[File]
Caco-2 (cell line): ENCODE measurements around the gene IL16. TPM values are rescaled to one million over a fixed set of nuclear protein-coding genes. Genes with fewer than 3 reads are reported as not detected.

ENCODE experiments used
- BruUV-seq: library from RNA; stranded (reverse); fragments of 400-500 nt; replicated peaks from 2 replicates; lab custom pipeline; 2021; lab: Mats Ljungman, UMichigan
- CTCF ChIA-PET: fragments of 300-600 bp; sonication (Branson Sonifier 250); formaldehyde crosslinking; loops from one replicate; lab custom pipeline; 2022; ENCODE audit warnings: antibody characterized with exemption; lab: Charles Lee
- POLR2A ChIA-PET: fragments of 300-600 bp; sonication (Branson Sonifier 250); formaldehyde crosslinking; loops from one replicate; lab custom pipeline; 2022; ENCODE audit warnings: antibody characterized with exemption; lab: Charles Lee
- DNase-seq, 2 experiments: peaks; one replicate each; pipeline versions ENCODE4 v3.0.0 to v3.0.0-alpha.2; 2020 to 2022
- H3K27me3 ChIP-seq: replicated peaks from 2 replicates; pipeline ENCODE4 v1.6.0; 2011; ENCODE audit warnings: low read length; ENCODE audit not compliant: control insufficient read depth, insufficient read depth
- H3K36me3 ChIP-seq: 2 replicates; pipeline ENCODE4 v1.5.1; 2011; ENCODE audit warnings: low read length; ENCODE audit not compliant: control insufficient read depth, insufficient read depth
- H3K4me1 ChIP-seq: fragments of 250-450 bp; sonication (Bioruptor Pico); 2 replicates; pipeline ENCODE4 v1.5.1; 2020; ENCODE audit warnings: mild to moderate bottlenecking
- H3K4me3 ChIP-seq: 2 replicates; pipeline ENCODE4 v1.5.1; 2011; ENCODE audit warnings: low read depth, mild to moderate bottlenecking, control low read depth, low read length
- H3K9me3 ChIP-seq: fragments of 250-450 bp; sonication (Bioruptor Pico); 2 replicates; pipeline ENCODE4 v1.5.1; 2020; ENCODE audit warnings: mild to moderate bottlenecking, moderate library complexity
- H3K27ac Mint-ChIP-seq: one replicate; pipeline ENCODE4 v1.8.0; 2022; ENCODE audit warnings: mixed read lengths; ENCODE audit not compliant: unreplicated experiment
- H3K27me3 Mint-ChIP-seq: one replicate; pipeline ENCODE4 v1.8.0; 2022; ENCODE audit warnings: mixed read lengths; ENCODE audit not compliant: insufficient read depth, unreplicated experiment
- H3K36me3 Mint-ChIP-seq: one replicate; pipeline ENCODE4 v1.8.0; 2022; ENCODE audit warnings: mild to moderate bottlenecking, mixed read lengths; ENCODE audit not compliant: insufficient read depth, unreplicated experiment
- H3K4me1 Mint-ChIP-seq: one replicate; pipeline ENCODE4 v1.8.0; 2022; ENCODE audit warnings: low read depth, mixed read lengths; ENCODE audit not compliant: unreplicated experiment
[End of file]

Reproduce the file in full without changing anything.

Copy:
Caco-2 (cell line): ENCODE measurements around the gene IL16. TPM values are rescaled to one million over a fixed set of nuclear protein-coding genes. Genes with fewer than 3 reads are reported as not detected.

ENCODE experiments used
- BruUV-seq: library from RNA; stranded (reverse); fragments of 400-500 nt; replicated peaks from 2 replicates; lab custom pipeline; 2021; lab: Mats Ljungman, UMichigan
- CTCF ChIA-PET: fragments of 300-600 bp; sonication (Branson Sonifier 250); formaldehyde crosslinking; loops from one replicate; lab custom pipeline; 2022; ENCODE audit warnings: antibody characterized with exemption; lab: Charles Lee
- POLR2A ChIA-PET: fragments of 300-600 bp; sonication (Branson Sonifier 250); formaldehyde crosslinking; loops from one replicate; lab custom pipeline; 2022; ENCODE audit warnings: antibody characterized with exemption; lab: Charles Lee
- DNase-seq, 2 experiments: peaks; one replicate each; pipeline versions ENCODE4 v3.0.0 to v3.0.0-alpha.2; 2020 to 2022
- H3K27me3 ChIP-seq: replicated peaks from 2 replicates; pipeline ENCODE4 v1.6.0; 2011; ENCODE audit warnings: low read length; ENCODE audit not compliant: control insufficient read depth, insufficient read depth
- H3K36me3 ChIP-seq: 2 replicates; pipeline ENCODE4 v1.5.1; 2011; ENCODE audit warnings: low read length; ENCODE audit not compliant: control insufficient read depth, insufficient read depth
- H3K4me1 ChIP-seq: fragments of 250-450 bp; sonication (Bioruptor Pico); 2 replicates; pipeline ENCODE4 v1.5.1; 2020; ENCODE audit warnings: mild to moderate bottlenecking
- H3K4me3 ChIP-seq: 2 replicates; pipeline ENCODE4 v1.5.1; 2011; ENCODE audit warnings: low read depth, mild to moderate bottlenecking, control low read depth, low read length
- H3K9me3 ChIP-seq: fragments of 250-450 bp; sonication (Bioruptor Pico); 2 replicates; pipeline ENCODE4 v1.5.1; 2020; ENCODE audit warnings: mild to moderate bottlenecking, moderate library complexity
- H3K27ac Mint-ChIP-seq: one replicate; pipeline ENCODE4 v1.8.0; 2022; ENCODE audit warnings: mixed read lengths; ENCODE audit not compliant: unreplicated experiment
- H3K27me3 Mint-ChIP-seq: one replicate; pipeline ENCODE4 v1.8.0; 2022; ENCODE audit warnings: mixed read lengths; ENCODE audit not compliant: insufficient read depth, unreplicated experiment
- H3K36me3 Mint-ChIP-seq: one replicate; pipeline ENCODE4 v1.8.0; 2022; ENCODE audit warnings: mild to moderate bottlenecking, mixed read lengths; ENCODE audit not compliant: insufficient read depth, unreplicated experiment
- H3K4me1 Mint-ChIP-seq: one replicate; pipeline ENCODE4 v1.8.0; 2022; ENCODE audit warnings: low read depth, mixed read lengths; ENCODE audit not compliant: unreplicated experiment